The Process of Crows
The reward is in the journey.
The greatest rewards in art, and often in life, are in the process and not the outcome.
This morning, doing chores in my backyard, I heard the harsh caw of an American crow. Its silhouette passed in front of me as a shadow and as I looked up, it tipped its wings at me. In that moment I realized that I had finally accomplished a lifelong goal.
In 2004, West Nile virus decimated the corvid population in Southern California. West Nile virus was first detected in New York City in 1999 and quickly spread across North America. This newly introduced mosquito-borne virus infects over 250 species of birds, but corvids like crows, scrub jays and ravens were the most susceptible to dying from the disease. The year the virus arrived in California you could literally watch crows drop dead from the trees.
Crows, ravens and jays have always been some of my favorite bird species because of their mystery, intelligence and willingness to interact with people. When I was 10, I called every pet store and bird farm in the Inland Empire, asking if anyone had pet crows. This was before the Migratory Bird Act and in a time when people who had no business having a crow for a pet could have one anyway. When one of these places called me back with an offer of two pet crows, the gentleman on the other side of the plastic rotary dial phone had a small crisis realizing he was negotiating a crow sale with an elementary school kid.
My grandfather took me to pick up my new pet crows for $20 and I wish my memories were sharp enough to recall the looks that must have been shared between the two men. Still, I was the blissful owner of two of the meanest, angriest, people-hating crows that probably ever existed. Somehow this experience did nothing to dampen my love for them. We did not become friends, but I was still determined that someday my crow love would be returned.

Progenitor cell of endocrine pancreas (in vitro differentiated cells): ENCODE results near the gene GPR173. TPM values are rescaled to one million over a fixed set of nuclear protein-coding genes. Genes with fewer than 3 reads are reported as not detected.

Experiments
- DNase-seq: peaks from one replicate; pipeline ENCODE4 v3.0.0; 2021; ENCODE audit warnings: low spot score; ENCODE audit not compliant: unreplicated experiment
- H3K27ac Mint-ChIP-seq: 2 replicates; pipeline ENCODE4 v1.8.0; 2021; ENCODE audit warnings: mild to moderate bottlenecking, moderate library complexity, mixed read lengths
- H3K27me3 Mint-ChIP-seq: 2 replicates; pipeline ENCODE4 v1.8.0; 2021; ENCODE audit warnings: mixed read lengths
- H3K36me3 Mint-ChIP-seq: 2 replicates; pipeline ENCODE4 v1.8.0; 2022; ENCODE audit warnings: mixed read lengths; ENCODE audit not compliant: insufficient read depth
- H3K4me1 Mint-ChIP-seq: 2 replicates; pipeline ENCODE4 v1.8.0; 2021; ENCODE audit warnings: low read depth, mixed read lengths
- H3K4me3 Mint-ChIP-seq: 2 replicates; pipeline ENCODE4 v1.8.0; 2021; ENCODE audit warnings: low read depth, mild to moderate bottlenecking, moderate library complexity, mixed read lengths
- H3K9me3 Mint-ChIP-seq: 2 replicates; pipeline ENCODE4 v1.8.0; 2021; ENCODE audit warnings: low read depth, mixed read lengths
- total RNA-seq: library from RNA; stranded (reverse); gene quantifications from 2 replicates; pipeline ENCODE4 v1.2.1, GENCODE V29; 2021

I’m 52 years old and I’m working on that. Still, in 2004 I thought I had lost my chance. I underestimated nature though and slowly, but surely, the crows and ravens came back. My urgency to make friends redoubled.
Since about 2015, there has been a very healthy population of American crows in Banning. This included a family group in my neighborhood. I have kept a close watch on them, ready for reciprocal friendship. That year I pulled over in a rainstorm to rescue a sodden juvenile that was so wet that it couldn’t fly. I thought I was about to prove myself.I brought him home and let him dry out in a dog crate. The next morning, he was dry and calling back and forth with his family. So, I gleefully released him in their direction. Unfortunately, the red-tailed hawk on my street was of the opinion that I had just released her dinner and for nearly a decade, the crows have not forgiven me.
We are all the villains in someone’s story, but the crows had a valid opinion.
Crows are well known for leaving trinkets for the people who feed them. If they know you and can rely on you for a snack, they are likely to leave a stone, buttons, bones and sometimes of bit of cash in what scientists think is gratitude. All I’ve ever wanted was a button from a crow and I refused to give up. Every time I saw them, I left snacks for them. They ignored them.
This year’s youngest crows seemed a bit less convinced of my evils. Even in crows, I imagine stories get diluted eventually. I was a little more hopeful leaving out peanuts for them. It took three months of filling a bowl in their line of sight, but eventually the bravest crow decided to grab one. Now, they demand snacks when they see me.
I don’t know how long it will be before my acts of kindness are reciprocated with a button. Now I realize though that it doesn’t make a difference. A button would just be a token representing what has been a lifelong journey, which is worth vastly more than a trinket.
I also realize that this is how writing and every other form of art truly matters. It is wonderful to get to the finished product, but the finished product is something separate from the journey. Every book and every piece of art stands on its own and outside of you. What you truly get from it is what you learn and experience when you do the work.
I won’t lie though. I still want my button.